If this was 1993, then a movie featuring Val Kilmer, Sharon Stone and Michael Biehn would have been a major contender at the box-office. Unfortunately in 2009, it ends up going to directly to DVD. However, even though “Streets of Blood” suffers from slight flaws, it is not a movie that should go ignored, and manages to get some very good performances from the majority of the cast.
Focusing largely police corruption, you’ve seen the premise of this film a million times before with pictures such as “Training Day” and “Street Kings.” These type of picture were perfected by Sidney Lumet (“Serpico” “Prince of the City”) but since that time, they have become the film equivalent of a drug-store novel. They hold no real strength on their own and rest largely on whether or not the cast is capable.
That is largely why “Streets of Blood” works. The leading actors do a great job of moving the flow and pace of this tale along. Set in New Orleans, shortly after Hurricane Katrina, Andy Devereaux (Kilmer) finds the remains of his partner in a flooded house and shortly meet up with his new partner Stan Green (50 Cent). They have different styles of handling the corruption levels in the department. Green has no problem helping himself to the money to provide for his family, whereas Devereaux is only corrupt by the way he has no problem murdering a drug dealer or cop killer. Devereaux will not touch money that is not his and for the most part is an honest cop in this film that shades the line in morality.
However, the shifting focus hinders the enjoyment of the picture as it tries to focus on to many people when the audience is only invested in Devereaux and Green. Kilmer and 50 Cent have a genuine on-screen chemistry that balance each other out well and that was all the movie should have been about. Those two actors and a sharply written ending make this picture worth seeing. In fact, it is far superior to the theatrically released “Street Kings,” but that isn’t saying much.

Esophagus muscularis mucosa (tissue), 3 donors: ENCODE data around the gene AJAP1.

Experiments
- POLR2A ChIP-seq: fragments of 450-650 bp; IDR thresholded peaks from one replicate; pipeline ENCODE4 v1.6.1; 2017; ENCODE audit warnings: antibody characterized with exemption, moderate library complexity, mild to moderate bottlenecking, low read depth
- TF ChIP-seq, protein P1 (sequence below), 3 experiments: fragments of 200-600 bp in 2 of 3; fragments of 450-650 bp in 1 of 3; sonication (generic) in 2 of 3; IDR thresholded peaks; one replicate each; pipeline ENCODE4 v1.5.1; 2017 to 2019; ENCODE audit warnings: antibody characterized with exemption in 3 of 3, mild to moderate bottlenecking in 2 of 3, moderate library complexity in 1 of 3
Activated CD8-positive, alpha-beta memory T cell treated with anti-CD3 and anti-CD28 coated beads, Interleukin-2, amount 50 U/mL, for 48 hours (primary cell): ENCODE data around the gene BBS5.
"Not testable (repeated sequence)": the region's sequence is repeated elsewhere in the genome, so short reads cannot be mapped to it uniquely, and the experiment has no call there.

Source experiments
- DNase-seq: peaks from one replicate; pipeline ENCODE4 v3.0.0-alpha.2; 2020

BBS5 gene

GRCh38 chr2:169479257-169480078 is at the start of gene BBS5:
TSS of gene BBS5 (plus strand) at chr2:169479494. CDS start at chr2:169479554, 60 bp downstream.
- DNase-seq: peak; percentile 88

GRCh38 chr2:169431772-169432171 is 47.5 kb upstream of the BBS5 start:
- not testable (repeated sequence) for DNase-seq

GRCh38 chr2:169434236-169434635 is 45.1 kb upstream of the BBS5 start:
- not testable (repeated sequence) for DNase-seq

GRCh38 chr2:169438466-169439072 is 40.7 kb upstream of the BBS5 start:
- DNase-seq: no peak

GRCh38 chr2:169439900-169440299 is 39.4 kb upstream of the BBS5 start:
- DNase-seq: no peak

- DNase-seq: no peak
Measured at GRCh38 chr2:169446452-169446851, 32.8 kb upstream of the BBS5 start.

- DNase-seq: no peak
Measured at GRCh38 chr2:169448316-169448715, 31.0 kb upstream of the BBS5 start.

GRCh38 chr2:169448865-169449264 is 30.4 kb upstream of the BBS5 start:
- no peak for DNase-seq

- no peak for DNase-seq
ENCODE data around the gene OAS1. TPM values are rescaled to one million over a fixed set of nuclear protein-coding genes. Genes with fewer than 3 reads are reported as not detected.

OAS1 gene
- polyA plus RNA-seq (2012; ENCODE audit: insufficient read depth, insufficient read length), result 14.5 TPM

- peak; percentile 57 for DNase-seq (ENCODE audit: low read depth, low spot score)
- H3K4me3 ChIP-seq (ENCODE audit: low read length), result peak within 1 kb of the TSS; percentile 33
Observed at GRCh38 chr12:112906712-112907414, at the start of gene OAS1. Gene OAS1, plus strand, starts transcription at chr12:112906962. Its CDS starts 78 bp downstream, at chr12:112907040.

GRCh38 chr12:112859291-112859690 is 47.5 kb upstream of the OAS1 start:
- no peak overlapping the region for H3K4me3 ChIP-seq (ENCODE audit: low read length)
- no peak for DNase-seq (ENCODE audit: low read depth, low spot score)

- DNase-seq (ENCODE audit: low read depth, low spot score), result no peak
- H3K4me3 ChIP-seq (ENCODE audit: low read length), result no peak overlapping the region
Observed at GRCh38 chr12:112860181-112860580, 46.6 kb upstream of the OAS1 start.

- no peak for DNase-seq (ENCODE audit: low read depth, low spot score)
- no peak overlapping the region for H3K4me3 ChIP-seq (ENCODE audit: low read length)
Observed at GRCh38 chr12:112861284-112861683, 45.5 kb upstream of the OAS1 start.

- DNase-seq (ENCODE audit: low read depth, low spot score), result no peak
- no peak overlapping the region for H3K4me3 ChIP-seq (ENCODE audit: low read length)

An interesting side note is that the on-screen chemistry between Kilmer and 50 Cent leaked into reality because the two bonded over there love for antique cars. 50 Cent even surprised Kilmer by giving him a 1965 Chevy Impala (Worth 100,000).
Kilmer is still a gifted actor and even though his career seemed to take a wrong turn into the world of direct-to-DVD movies, this is not where an actor of his stature should be. He brings a unique flair to each role that he plays and in “Streets of Blood,” that is ever so apparent with his Cajun accent.
Helping matters too is that 50 Cent is one of the few rappers that has what it takes to be a good leading man and shows a lot of promise in this picture. He is an actor to look for in future endeavors. The sexy Stone also enhances the picture making three promising leads giving strong steady performances.
Nonetheless, this direct-to-DVD and the supporting cast and extras are just awful and pull you out of the picture. But what is most shocking is that Biehn seems to have a case of acting amnesia in this movie which is very rare for him. In “Aliens” and “The Terminator” he showed what a good actor he is, but as a corrupt FBI agent here, all he seems to want is a paycheck.
A shaky camera makes this movie feel like the real deal and transport you into the brutal unflinching reality of this world. At a brisk 95 minutes the picture never wears itself out and is an enjoyable popcorn flick. Anchor Bay provides little extras on this DVD with the exception of a trailer and ad for the direct-to-DVD garbage called “Lies and Illusions” featuring Christian Slater and Cuba Gooding Jr.
With a sticker price of over $20 it is hard to recommend this as a purchase, but as a rental, or stumbling upon it in a bargain bin it is definitely worth your time. A re-teaming of Kilmer and 50 Cent in a better picture than “Streets of Blood” is all we can ask for in the meantime.